Analysis Reveals Lack of Police Policies and Data in Capital Region Departments
The NYCLU conducted an exhaustive inquiry into the policies of police departments in the Capital Region area
NEW YORK – The New York Civil Liberties Union released today a new analysis revealing a lack of transparency and diversity within police departments in the Capital Region, reinforcing the mistrust between police and the communities they serve. Similar to our analysis of the Albany Police Department, most departments declined to share pertinent information regarding internal policies and procedures.
The NYCLU requested information on basic police functions and operations, including use of force, police stops, low-level offense enforcement, department diversity, and use of surveillance technology from three police departments that operate in the Capital Region.
“When we analyzed police department records across the state last year, we found that there were very few rules that police the police in New York, and unfortunately our look into the departments in the Capital Region yielded the same results,” said Michael Sistzky, Lead Policy Counsel at the New York Civil Liberties Union. “This is yet another indication to the legislature that laws like 50-a that allow the police to shield important information from the public must be repealed.”
The NYCLU conducted an exhaustive inquiry into the policies of each police department and our analysis revealed:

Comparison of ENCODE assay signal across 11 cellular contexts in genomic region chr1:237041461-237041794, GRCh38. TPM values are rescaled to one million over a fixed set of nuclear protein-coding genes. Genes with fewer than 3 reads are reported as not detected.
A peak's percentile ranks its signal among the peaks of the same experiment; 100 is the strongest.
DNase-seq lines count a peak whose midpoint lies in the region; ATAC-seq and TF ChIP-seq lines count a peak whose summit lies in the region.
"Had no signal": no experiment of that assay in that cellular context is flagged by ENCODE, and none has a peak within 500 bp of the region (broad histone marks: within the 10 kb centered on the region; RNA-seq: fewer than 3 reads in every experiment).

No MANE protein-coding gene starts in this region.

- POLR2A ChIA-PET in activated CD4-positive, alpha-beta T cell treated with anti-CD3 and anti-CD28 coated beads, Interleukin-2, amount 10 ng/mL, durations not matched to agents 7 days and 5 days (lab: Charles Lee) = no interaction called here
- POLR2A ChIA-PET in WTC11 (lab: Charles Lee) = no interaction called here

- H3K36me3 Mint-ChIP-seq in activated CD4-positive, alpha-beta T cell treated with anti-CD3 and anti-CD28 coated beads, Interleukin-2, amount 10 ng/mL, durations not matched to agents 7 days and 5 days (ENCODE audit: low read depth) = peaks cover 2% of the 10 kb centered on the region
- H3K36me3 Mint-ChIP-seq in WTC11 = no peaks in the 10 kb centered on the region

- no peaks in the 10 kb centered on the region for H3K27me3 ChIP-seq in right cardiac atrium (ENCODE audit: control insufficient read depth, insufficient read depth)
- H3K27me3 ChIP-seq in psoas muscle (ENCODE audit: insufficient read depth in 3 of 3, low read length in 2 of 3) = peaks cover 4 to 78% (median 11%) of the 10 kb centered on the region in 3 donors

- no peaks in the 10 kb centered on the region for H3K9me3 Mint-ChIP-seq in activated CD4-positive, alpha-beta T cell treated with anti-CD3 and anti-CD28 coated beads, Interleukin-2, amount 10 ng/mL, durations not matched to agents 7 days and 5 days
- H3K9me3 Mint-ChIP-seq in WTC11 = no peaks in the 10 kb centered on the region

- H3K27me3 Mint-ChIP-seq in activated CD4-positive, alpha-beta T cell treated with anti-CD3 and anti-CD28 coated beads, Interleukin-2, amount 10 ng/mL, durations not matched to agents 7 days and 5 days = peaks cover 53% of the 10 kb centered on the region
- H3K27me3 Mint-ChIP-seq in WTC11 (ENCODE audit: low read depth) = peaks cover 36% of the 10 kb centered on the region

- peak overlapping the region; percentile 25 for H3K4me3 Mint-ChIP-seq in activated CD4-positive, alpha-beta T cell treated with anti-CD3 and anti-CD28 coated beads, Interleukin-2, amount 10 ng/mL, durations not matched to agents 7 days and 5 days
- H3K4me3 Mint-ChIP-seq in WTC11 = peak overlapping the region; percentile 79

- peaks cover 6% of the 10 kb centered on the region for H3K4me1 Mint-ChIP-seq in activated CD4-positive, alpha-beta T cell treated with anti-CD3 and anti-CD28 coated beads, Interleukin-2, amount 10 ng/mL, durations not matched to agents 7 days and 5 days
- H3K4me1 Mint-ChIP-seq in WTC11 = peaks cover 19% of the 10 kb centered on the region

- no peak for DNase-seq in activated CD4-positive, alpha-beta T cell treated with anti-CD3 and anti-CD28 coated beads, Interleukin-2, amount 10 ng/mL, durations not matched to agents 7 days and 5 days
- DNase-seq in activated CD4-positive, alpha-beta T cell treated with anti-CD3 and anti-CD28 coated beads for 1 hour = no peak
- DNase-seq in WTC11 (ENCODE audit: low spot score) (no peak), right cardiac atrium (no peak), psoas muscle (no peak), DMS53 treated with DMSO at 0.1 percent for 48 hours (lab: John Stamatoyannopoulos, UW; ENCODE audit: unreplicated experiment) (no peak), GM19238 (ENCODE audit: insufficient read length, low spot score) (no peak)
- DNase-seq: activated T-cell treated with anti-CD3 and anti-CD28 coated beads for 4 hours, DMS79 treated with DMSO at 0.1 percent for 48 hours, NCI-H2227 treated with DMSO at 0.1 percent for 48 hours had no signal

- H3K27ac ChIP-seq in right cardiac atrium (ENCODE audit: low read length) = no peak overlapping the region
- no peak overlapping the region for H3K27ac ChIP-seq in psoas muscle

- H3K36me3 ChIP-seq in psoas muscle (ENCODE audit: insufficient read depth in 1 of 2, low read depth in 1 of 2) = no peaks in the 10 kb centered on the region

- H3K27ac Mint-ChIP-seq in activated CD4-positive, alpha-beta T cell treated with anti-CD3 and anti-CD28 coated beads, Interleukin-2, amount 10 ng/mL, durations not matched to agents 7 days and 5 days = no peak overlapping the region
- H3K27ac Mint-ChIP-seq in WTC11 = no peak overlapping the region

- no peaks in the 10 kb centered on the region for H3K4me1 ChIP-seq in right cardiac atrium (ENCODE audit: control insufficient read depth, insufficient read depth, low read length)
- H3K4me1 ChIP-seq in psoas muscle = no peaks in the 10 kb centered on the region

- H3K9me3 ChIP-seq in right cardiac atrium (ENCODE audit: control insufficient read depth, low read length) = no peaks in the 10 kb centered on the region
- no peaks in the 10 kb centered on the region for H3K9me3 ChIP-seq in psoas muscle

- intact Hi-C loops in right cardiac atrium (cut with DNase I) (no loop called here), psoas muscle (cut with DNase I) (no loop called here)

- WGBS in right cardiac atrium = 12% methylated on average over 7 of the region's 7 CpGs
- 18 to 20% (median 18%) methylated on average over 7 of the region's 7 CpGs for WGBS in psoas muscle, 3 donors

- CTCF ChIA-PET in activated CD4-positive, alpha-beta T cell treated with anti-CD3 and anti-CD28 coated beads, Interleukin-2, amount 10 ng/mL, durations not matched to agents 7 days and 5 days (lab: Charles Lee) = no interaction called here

Saratoga Springs Police Department
- The department is 85 percent male and 99 percent white with no women or people of color holding any position above Lieutenant
- There are no policies on bias-based policing, interacting with persons with disabilities, or interacting with persons with limited English proficiency
- The department included no demographic information for any of the 11,511 people stopped between 2012 and 2014
Schenectady Police Department
- The department uses predictive policing software but has no written policies on it in place
- The department heavily redacted its use of force policy and withheld information on the types of weapons carried by officers and the range of permissible force an officer can take in response to a person’s actions
- The department produced 392 use of force reports for the two-year period between April 2013 and May 2015 but redacted most info on race and gender from the reports
Troy Police Department
- The department was 93 percent male with no women holding a position above an officer/detective
- Only 5 percent of the department identifies as a person of color, although people of color make up 30 percent of Troy’s population
- The department did not provide demographic information on more than 90 percent of its use of force reports from 2012-2014
- The department carried out 71 misconduct investigations, between 2012 and 2015, half of which were related to the unauthorized use of force
“The public deserves to know what rules our police must follow to be able to hold them accountable when they abuse their power, use excessive force, or make discriminatory stops or arrests,” said Melanie Trimble, Chapter Director of the NYCLU Capital Region Chapter. “Having dangerous predictive policing software but no written policies for how it’s used is both irresponsible and ultimately detrimental to our community.”
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